Sunday, March 11, 2012

Our visit to Soil Born Farms, The Farm on Hurly Way

This morning our family had a chance to visit The Farm on Hurly Way. The Hurly Farm (as Farmer Eric calls it) is a small urban farm that belongs to Soil Born Farms. This particular farm is managed by our good friend Farmer Eric and his partner Farmer Sarah.  
Farmer Eric
As starting out urban farmers we are in LOVE with Soil Born Farms. Back in 2000 Sean Harrison and Marco Franciosa, two friends who were young and inexperienced organic farmers (reminds me of us Happy Green Lifers) decided to start an Urban Agriculture and Education Project. Today youth and adults can visit the farm and learn to grow, eat, and love farming!
Farmer Sarah
Last year Farmer Eric and Farmer Sarah joined Soil Born Farms for their Farming Apprenticeship program. They started with 40 other applicants and worked their butts off until there was just four farmers left, their prize was wining their current position as co-managers of the Farm on Hurly Way (or the Hurly Farm).
Since taking over the farm the two have planted lettuce, artichokes, and TONS of garlic! Farmer Eric showed us their experimental espalier fruit trees. This is the process of training fruit tree branches to grow in a specific way. The trees on the Hurly Farm are being trained to grow into a wall.
espalier fruit trees
Over the winter the fields that weren’t full of crops were planted with vetch and oat grass. Vetch is a legume that is planted to put nitrogen back into the field between harvests. Farmer Eric pulled up some Vetch for us and showed us how it had been affected by a bacteria called Rhizobium. The rhizobium creates nitrogen nodules to grow on the roots. These put nitrogen back into the soil so that the next group of plants that grow there will have the proper nutrients to grow.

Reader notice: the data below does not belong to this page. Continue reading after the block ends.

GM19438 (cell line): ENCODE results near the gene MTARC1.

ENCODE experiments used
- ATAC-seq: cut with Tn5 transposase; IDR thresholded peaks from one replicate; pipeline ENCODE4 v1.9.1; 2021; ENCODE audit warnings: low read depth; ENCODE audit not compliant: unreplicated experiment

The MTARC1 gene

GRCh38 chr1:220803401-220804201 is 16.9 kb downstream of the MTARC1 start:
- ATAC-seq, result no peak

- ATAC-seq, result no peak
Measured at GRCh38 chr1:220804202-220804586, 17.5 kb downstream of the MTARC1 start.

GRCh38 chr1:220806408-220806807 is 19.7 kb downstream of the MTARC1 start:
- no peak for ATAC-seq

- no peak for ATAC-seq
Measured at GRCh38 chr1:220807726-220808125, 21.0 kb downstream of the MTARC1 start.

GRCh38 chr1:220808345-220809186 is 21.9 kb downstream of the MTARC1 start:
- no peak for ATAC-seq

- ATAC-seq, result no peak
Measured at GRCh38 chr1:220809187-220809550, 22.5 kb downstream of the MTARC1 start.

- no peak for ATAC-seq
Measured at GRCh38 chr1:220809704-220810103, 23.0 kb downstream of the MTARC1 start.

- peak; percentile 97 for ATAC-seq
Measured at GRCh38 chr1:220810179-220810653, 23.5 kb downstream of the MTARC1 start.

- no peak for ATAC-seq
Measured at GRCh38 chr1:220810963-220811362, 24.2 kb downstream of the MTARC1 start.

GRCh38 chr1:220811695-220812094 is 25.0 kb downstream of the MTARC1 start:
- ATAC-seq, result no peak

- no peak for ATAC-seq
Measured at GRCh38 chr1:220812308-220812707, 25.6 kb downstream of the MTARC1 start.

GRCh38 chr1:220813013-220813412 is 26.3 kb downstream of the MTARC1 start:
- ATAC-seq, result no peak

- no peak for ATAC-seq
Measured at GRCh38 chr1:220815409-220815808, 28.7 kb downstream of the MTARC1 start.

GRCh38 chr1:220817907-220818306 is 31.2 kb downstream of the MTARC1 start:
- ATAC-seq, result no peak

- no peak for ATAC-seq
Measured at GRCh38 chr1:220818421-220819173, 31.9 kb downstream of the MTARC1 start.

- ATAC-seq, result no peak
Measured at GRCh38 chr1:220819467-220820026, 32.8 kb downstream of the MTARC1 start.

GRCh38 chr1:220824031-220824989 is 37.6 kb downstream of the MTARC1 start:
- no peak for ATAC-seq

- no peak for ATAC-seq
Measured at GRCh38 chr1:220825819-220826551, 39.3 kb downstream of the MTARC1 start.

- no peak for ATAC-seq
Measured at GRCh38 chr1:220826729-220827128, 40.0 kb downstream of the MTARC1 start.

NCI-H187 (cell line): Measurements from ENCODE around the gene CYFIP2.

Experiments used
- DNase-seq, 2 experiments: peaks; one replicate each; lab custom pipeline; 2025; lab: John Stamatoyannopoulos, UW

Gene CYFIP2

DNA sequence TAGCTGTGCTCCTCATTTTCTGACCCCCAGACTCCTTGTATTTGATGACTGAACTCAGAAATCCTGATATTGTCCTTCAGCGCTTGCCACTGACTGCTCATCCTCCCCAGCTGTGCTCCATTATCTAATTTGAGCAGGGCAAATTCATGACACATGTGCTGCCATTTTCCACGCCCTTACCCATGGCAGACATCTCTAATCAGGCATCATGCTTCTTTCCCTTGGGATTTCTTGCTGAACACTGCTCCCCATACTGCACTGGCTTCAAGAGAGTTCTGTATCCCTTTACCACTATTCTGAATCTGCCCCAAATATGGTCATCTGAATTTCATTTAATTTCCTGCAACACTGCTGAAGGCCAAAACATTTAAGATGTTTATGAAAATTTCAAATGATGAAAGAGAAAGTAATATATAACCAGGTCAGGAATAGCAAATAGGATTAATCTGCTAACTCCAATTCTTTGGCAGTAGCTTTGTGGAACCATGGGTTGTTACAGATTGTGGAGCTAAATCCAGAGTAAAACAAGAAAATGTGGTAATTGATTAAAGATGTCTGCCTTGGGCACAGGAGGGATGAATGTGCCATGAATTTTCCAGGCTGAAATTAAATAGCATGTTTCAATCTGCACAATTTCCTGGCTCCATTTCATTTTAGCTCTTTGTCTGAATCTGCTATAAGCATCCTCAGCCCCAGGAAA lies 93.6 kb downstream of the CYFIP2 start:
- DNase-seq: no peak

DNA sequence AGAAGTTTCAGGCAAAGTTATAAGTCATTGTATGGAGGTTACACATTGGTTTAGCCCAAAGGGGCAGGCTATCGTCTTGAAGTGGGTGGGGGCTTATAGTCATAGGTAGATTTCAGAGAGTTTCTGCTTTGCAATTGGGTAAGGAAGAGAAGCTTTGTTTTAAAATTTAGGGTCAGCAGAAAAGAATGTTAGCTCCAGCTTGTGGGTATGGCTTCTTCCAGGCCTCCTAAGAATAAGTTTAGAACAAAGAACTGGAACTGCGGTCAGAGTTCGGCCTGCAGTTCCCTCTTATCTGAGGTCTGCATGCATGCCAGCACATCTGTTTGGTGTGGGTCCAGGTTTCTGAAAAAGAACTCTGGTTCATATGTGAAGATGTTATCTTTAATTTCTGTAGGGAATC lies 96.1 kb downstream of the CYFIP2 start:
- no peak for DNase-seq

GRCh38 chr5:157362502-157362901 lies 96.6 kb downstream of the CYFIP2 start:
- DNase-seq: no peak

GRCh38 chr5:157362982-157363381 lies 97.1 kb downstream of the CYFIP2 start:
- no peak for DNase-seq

Nitrogen nodules
Rows of different lettuce
After checking out the plants we got to meet the farm ducks and chickens. Indian Runner ducks were chosen for the eggs that they will produce. They do not fly and they run instead of waddle, we got to see this as the men were trying to catch them to show the kids. The farm has a large variety of chickens also chosen for their eggs. Rhode Island Red, buff orpington, barred rock, araucana, and australorp’s can be found throughout the farm eating bugs and helping fertilize the ground.
Lots of Garlic!
We had a wonderful time visiting the farm. They invited us back to help work, which we will be doing so we can learn to work on our own farm. They will also being making a visit out to our little farm to help us harvest and plant our spring veggies!!
If you live in the Sacramento, CA area you need to check out Soil Born Farms. They have a lot of activates scheduled for families including a kids day and kids summer camp!!


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